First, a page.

Bitcoin is becoming an increasingly important export product for Kyrgyzstan, a small mountainous developing country in the heart of Asia.
The country’s vast hydro resources and chaotic regulatory environment have led to a sizeable underground mining industry straining the country’s fragile grid by taking advantage of heavily subsidized electricity tariffs. Simultaneously, legal miners are helping finance desperately needed electricity generation capacity.
I recently spent some days in Kyrgyzstan and met with industry insiders. In this article, I explain what characterizes bitcoin mining in Kyrgyzstan and analyze what the future could look like for the industry.
One of the least-known countries in the world
Kyrgyzstan is arguably one of the least-known countries in the world. This small, landlocked, mountainous country in Central Asia borders Uzbekistan to the west, Kazakhstan to the north, China to the east, and Tajikistan to the south.
80% of the country consists of mountains, and most of the 6.6 million population live in valleys and lowlands in the north and west. The country has 1,923 lakes and more than 25,000 rivers, giving it a massive hydropower potential. These hydropower resources and favorable electricity subsidies have attracted a significant bitcoin mining sector.
Kyrgyzstan is the seventh-poorest country in Asia as measured by the GDP per capita. Like in most developing countries, the economy is growing fast, but the country’s poor electricity system could dampen this growth. More on that later in the article.
It is a politically unstable country with three political crises in the last 18 years. Like in many post-Soviet countries, the regulatory environment is chaotic, for better or worse. People doing business in Kyrgyzstan have to rely more on themselves and their network than in North America or Europe, where businesspeople can rest on a relatively predictable legal system. Still, this wild west environment can provide outsized opportunities for risk-tolerant entrepreneurs and investors.
The Bitcoin network is Kyrgyzstan’s seventh-biggest export partner
Kyrgyz insiders estimate the country's bitcoin mining industry to consume 80 MW. As usual in politically unstable countries with cheap electricity, Kyrgyz miners seek to minimize capital expenditures by using older-gen ASICs and rusty shipping containers. Therefore, Kyrgyz miners’ average energy efficiency is likely around 50 - 60 j/TH, a bit worse than the global average.
Given these assumptions, Kyrgyz miners should produce around 1.6 EH/s, corresponding to 0.5% of Bitcoin’s global hashrate.
At first sight, the Kyrgyz bitcoin mining industry might look microscopic. However, Kyrgyzstan is a small, developing country with meager exports, making bitcoin an increasingly significant export source. At the current daily mining revenue (hashprice) of $80 per PH, Kyrgyz miners generate around $47 million annually - 2.1% of the country’s total exports of $2.2 billion.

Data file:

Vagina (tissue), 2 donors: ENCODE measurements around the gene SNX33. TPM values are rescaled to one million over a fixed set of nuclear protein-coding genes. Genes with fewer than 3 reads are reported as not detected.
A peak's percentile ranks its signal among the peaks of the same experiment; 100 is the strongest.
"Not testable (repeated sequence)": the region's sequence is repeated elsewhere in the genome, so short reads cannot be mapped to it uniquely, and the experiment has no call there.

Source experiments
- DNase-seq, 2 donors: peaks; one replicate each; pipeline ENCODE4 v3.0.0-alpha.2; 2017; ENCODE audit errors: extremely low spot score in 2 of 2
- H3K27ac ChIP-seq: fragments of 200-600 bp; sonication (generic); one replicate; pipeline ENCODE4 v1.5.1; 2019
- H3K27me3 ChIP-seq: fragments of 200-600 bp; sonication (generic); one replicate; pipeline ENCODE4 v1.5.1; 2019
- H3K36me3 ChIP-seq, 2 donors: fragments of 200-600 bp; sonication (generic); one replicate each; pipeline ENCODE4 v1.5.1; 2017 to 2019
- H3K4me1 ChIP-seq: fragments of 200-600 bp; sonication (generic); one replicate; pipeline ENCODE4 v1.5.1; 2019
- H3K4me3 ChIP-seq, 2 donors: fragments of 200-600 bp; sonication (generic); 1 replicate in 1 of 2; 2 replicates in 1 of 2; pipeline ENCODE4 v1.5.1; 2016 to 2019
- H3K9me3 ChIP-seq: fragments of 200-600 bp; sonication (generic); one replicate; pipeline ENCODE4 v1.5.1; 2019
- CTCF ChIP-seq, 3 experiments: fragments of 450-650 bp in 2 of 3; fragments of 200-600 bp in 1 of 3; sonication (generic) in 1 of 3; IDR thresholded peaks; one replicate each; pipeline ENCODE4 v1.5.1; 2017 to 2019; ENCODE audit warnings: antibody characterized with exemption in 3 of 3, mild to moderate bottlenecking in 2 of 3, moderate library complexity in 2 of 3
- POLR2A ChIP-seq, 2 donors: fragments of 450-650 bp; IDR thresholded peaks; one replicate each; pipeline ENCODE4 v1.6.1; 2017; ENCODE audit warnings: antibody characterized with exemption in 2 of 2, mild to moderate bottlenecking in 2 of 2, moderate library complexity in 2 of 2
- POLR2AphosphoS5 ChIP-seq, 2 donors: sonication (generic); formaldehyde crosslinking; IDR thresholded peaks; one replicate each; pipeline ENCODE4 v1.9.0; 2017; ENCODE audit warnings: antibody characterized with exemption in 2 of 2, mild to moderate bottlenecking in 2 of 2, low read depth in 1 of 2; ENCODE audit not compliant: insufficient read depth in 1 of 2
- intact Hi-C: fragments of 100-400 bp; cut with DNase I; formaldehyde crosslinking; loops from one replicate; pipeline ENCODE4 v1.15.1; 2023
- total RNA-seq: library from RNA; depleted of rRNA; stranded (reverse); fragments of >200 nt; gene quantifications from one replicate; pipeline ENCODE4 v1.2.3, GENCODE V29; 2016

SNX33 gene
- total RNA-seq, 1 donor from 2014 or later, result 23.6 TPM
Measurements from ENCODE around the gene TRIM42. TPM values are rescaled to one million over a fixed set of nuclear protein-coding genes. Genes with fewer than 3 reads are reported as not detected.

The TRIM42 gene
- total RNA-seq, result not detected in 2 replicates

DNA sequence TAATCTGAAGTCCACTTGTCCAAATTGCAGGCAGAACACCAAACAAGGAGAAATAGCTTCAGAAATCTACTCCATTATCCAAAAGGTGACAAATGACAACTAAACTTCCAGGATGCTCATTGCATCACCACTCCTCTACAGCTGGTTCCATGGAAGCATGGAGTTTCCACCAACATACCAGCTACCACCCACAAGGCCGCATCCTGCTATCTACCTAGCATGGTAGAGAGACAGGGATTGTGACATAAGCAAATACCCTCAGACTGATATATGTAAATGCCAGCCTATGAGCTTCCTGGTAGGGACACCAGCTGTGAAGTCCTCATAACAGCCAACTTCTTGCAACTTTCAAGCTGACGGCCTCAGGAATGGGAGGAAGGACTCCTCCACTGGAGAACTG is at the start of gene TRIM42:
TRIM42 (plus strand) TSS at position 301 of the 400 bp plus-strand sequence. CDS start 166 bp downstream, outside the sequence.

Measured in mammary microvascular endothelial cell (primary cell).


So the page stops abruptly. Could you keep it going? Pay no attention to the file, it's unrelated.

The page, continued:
Generating 2.1% of Kyrgyzstan’s export revenues makes the Bitcoin network the seventh-largest export partner of this small economy. Kyrgyzstan has a high trade deficit and needs new export sources to diversify from its heavy reliance on gold mining, which historically has made up around 40% of total exports.
Could digital gold one day challenge physical gold as Kyrgyzstan’s most important export source? As you will learn later in the article, the country’s massive hydropower potential makes this possible.
A fragile electricity system with a lot of potential
As explained at the beginning of the article, Kyrgyzstan is among the poorest countries in Asia, so you can imagine the state of the country’s electricity system. Let’s just say it is in poor condition but has enormous potential.
The country is powered by the leftovers of an electricity system built during the Soviet era. Most electrical infrastructure, including power plants, substations, and the transmission network, is still running beyond useful service life after more than 30 years of underinvestment.
Meanwhile, as you can see on the chart above, the country’s growing population demands an increasing amount of electricity. From 2017 to 2021, electricity consumption increased by 3% annually, while the country’s electricity generation remained flat. The system’s ability to supply electricity has even likely declined since 2017 due to wear and tear and is now running at maximum capacity to supply the country.
Kyrgyzstan, which historically enjoyed a considerable electricity surplus, is now struggling with periodic rolling blackouts due to the system’s inability to meet demand. The country will need an annual addition of 100 - 150 MW of electricity generation capacity in the coming years to meet demand, in addition to replacing old substations and transmission networks. Kyrgyzstan faces an enormous electricity challenge, but as you will learn later, bitcoin mining could be a solution.